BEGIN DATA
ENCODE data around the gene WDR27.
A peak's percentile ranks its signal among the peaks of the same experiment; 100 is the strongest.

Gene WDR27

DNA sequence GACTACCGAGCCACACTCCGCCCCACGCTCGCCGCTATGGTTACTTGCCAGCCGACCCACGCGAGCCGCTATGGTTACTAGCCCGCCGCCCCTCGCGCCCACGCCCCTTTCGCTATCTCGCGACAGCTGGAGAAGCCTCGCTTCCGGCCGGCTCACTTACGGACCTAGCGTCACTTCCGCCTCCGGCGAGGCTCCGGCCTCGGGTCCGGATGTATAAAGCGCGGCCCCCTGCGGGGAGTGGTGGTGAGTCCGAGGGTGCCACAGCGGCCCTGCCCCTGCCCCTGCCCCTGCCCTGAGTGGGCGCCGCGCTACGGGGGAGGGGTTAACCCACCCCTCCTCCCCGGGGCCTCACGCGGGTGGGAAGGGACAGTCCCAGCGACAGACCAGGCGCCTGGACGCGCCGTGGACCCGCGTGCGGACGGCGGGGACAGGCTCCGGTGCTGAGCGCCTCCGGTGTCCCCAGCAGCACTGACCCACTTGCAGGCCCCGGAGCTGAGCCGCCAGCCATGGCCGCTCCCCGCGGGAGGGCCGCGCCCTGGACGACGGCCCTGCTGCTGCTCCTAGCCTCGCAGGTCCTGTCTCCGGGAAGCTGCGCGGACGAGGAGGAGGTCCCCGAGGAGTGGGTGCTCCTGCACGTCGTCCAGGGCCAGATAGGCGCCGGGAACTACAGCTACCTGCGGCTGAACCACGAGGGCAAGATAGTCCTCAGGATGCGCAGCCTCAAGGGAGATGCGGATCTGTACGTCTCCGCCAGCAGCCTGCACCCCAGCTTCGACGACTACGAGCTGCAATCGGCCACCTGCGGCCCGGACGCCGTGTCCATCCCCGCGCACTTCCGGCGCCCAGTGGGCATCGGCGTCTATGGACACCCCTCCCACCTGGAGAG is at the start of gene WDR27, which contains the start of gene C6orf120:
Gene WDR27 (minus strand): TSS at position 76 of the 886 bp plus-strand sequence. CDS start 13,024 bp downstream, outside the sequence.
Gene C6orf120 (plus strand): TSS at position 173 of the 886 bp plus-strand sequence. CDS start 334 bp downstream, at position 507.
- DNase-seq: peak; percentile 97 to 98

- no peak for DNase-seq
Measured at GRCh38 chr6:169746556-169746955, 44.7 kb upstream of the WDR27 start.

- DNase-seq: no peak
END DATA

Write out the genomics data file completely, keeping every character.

ENCODE data around the gene WDR27.
A peak's percentile ranks its signal among the peaks of the same experiment; 100 is the strongest.

Gene WDR27

DNA sequence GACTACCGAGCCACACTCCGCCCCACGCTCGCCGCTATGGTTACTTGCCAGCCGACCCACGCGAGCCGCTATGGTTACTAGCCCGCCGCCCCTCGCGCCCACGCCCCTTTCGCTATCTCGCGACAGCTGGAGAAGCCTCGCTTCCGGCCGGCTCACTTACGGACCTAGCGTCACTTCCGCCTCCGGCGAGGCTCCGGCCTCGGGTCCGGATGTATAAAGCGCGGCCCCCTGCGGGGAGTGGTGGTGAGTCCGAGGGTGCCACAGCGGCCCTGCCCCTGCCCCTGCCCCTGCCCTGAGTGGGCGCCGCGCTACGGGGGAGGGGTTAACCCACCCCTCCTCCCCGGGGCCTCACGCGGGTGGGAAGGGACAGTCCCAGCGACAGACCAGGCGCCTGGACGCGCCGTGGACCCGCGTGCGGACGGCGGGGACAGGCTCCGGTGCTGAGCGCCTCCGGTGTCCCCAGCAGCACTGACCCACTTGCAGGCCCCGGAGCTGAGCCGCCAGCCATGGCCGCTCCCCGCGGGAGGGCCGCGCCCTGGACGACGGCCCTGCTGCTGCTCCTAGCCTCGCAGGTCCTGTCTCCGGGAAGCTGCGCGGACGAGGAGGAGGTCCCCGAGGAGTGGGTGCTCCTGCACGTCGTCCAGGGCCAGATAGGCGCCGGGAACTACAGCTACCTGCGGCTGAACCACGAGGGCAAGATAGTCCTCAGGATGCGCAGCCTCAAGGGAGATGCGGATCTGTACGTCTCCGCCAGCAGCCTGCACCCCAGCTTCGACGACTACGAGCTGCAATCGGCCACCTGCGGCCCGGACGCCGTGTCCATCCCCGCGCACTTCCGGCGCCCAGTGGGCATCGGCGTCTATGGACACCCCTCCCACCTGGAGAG is at the start of gene WDR27, which contains the start of gene C6orf120:
Gene WDR27 (minus strand): TSS at position 76 of the 886 bp plus-strand sequence. CDS start 13,024 bp downstream, outside the sequence.
Gene C6orf120 (plus strand): TSS at position 173 of the 886 bp plus-strand sequence. CDS start 334 bp downstream, at position 507.
- DNase-seq: peak; percentile 97 to 98

- no peak for DNase-seq
Measured at GRCh38 chr6:169746556-169746955, 44.7 kb upstream of the WDR27 start.

- DNase-seq: no peak